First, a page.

All About Lindsey

The most important thing to know about me is this:

I’m a storyteller.

From my earliest days, I liked to tell stories, and my first stories were attempts to “improve” (change, embellish, completely distort) reality in order to make it more interesting. Why admit I misplaced my lunch when I could say that armed brigands set upon me and demanded my peanut butter and jelly sandwich? Why not pick up that rhinestone someone lost in the field behind our house and decide that the international jewel thief (inexplicably operating in Ft. Worth, TX) must have dropped it from his swag while escaping from Interpol?*

* And what was Interpol doing in our neighborhood? Never mind.

For some reason, neither my parents nor the nuns at school approved of my budding novelist skills, so I spent a lot of time contemplating the venial sin of lying. To avoid going to confession every single day, I quickly learned to channel my penchant for imaginary friends and events into more socially acceptable communication — stories that everyone knew were stories.

By fourth grade, I was writing stories about my favorite TV shows and entertaining my classmates at recess. I even illustrated these stories with the Betsy McCall Fashion Designer Kit, which came with a lightbox that you could use to trace clothes for paper dolls (some of these great kits are still extant on Ebay). In sixth grade, I discovered Georgette Heyer, Mary Stewart, Victoria Holt, and other romantic suspense/Gothic authors, and angsty heroes (who might or might not be cold-blooded murderers) replaced my TV friends. In eighth grade, I wrote my first five novels**, full of shameless references to Gone with the Wind and replete with kidnappings, tragic ladies in peril, heroines who took no prisoners, and the original Richard Ashmore. My prized possession was my own typewriter***.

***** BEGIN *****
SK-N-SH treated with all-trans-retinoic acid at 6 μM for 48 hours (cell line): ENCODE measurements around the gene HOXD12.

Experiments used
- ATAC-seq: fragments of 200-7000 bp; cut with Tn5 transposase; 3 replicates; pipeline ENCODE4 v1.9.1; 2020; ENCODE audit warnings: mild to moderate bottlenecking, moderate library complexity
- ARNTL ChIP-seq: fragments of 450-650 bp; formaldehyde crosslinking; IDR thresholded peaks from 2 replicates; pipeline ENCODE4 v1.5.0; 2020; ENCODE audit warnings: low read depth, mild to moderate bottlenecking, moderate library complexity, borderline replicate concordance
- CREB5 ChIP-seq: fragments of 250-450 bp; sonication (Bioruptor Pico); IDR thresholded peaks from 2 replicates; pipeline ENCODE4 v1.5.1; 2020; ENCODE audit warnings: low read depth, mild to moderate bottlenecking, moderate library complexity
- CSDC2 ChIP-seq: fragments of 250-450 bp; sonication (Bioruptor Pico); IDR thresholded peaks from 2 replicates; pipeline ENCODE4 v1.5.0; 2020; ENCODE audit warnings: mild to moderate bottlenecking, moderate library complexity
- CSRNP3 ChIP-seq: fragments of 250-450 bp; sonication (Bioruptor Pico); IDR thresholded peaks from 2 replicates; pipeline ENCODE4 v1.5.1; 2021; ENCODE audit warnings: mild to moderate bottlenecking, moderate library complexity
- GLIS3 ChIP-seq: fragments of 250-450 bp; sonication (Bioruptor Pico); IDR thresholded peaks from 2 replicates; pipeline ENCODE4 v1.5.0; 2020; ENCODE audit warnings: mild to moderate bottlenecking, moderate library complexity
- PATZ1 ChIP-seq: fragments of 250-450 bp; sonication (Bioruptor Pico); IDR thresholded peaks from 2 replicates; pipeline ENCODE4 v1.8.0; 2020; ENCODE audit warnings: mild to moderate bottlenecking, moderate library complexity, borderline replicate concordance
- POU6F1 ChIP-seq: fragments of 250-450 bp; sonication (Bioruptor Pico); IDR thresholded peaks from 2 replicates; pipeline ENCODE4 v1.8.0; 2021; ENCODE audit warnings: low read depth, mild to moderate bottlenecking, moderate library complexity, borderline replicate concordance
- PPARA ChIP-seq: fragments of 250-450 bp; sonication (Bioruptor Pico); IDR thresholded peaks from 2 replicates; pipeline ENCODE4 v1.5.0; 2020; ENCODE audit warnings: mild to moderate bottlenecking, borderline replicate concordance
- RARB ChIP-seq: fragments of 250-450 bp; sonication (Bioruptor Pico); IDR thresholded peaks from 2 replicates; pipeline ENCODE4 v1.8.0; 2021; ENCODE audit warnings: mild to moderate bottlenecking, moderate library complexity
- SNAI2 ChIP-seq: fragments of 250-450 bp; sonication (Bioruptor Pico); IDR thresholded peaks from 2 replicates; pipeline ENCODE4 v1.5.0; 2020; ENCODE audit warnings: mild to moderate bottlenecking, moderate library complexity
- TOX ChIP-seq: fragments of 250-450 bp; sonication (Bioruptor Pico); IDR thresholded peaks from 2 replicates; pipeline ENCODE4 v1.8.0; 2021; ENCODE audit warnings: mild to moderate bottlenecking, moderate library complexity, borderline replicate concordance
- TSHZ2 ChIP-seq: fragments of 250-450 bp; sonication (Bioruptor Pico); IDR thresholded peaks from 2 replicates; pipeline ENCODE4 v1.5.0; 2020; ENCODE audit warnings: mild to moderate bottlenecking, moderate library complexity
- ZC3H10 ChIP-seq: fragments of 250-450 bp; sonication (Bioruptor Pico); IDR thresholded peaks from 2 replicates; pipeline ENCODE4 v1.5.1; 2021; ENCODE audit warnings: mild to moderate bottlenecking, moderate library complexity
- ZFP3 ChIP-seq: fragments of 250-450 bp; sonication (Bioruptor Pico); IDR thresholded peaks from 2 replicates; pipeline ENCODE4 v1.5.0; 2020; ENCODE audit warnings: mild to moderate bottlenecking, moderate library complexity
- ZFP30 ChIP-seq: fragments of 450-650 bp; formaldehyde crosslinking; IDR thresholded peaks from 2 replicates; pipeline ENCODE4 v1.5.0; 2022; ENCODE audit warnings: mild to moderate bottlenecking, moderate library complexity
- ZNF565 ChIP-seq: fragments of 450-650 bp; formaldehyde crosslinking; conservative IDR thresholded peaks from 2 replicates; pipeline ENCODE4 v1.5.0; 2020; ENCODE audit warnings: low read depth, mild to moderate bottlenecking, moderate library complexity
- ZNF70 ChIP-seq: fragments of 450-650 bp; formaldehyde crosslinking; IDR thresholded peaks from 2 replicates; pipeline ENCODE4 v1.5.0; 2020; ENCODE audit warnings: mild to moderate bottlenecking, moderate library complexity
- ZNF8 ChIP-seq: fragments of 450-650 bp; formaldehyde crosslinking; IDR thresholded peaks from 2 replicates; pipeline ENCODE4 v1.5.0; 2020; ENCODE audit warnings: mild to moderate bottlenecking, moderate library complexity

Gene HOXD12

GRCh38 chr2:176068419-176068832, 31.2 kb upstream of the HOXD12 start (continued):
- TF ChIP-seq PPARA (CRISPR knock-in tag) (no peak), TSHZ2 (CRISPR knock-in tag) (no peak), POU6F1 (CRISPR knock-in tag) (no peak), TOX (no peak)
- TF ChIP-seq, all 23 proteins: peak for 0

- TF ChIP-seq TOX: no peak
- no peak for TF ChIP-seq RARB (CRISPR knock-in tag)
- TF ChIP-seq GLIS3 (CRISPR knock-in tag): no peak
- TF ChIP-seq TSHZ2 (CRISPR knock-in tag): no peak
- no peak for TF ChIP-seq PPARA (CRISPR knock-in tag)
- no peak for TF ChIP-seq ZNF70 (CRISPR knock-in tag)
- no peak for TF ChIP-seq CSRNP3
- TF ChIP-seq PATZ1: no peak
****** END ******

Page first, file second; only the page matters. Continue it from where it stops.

** These will never see the light of day. They are locked away in a trunk for all eternity.

*** For the Millennials, typewriters were things we used to type on before computers. They had clackety keys and required extremely messy ribbons that tended to wear out when you were pulling an all-nighter to write that paper due for your 8 a.m. class (that you put off writing until the last minute, of course). The debut of the IBM Selectric III, which used easy-to-change ribbon cartridges, seemed like the Second Coming. Really. The Selectrics were extremely expensive at the time, costing nearly a thousand dollars, and only businesses could afford them. I picked one up a few years ago at a church bazaar for $12 — true story!

Ode to the Selectric finished. Now back to our regularly scheduled story…

As for UST****, oh, yes. At my tender age as a sixth-grader, I had no idea what that meant. I did have a sneaking suspicion that the chaste kisses at the end of the Emilie Loring romances were not really the end of the story (which may be why the nun took my copy of Rainbow at Dusk away from me in seventh grade, saying that I was reading “racy literature”).

**** OK, per my brother (who thought I misspelled LUST), I should define UST. For the uninitiated, UST = Unresolved Sexual Tension.